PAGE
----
"What the 'ell? Now, listen 'ere, don't talk wack." With every word, he inched closer and closer. "You just lost me 'bout 200 bucks. Tell me this: watcha gonna do 'bout it?"
"What're you doing," I inquired, slightly tilting my head back in order to maintain eye contact. BoneCrusher grinned then seized my arm and jerked me towards him. Clutching me to his bare acrid, moist, and hairy chest, he lifted a dagger to my neck.
"Alrighty, son," he rumbled, "stop trying ta' sneak away, and gimme 200 bucks like a good boy or else I'll give the girlie a new breathin' hole." Dereke froze and whimpered in a puppy-like fashion. I, on the other hand, squirmed, disgusted by the foul man's dirty beard. The threat on my life didn't bother me in the least- I'd read about scenarios like this in books and the girl was always rescued by a prince or a hero or her true love.
"W-wait, please," Dereke cautioned, "I'm a friend." He rolled up his sleeve and revealed a pattern of knife slashes. BoneCrusher's eyes widened then he laughed in a slightly hysterical manner, "You? A-a- an actual part of the Tottenham Mandem?! That's crazy, its absolutely mad! Ha ha ha ha ha ha ha ha ha ha ha HA!" Then he quieted down and said, "That's not the problem now, kid. Right now, I got your sis under a blade and you need ta give me 200 whether ye like it 'er not!"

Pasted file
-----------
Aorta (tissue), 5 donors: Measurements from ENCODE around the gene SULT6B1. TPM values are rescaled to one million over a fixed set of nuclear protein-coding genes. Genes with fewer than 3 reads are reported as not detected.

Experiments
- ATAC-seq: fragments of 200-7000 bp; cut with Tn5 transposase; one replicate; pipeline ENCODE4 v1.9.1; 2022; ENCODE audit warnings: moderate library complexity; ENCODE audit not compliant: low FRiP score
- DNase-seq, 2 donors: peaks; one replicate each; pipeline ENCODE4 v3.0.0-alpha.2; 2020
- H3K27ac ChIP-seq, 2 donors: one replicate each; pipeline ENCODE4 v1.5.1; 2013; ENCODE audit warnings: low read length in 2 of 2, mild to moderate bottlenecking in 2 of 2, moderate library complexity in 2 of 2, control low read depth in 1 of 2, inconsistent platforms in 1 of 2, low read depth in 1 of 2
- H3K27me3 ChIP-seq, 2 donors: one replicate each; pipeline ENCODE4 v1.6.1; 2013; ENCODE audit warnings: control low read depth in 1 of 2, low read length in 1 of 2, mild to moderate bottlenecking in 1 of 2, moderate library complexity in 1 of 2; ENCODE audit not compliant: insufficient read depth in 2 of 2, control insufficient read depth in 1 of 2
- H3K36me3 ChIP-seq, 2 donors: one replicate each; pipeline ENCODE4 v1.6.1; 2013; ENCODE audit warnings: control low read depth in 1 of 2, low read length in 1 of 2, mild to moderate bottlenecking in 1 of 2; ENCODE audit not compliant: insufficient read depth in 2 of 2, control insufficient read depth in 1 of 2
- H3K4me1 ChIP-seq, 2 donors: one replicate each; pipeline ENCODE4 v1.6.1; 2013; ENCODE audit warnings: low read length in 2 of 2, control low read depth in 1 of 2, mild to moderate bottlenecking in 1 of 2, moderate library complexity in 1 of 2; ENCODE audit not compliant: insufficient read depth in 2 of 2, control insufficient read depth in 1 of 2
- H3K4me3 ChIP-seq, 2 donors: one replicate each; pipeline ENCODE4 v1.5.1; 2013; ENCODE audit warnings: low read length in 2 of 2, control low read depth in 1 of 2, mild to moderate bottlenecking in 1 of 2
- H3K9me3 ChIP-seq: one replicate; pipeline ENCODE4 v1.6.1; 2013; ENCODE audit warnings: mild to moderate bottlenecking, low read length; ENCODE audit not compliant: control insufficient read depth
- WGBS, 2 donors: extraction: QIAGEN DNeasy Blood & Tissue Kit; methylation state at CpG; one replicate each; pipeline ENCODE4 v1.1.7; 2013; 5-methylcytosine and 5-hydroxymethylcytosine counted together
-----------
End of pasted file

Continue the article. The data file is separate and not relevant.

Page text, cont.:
Dereke frowned and took a few steps backwards. Then he charged straight at me, knocked me away from BoneCrusher's grip and slammed a fist into his throat.
"Owwww," I whined. Heroes were supposed to be noble and dashing yet gentle, but Dereke here was just desperate. I could see that he was incredibly weak as he lay under BoneCrusher, flat as a pancake.
"Janis! The gun, Janis, the gun!" Dereke's voice was muffled, nonetheless I could make out his screeching words just fine.
I had forgotten about Dereke's gun. He had allowed me to carry it as we walked through the alleys, so I pulled it out and stroked its side. Cold and smooth, I remembered the metal bars on my bed at home. Like my mother's kitchen knives, it was sleek, but its color similar to a glossy raven's feather.
"Janis... hurry... he's heavy," Dereke moaned.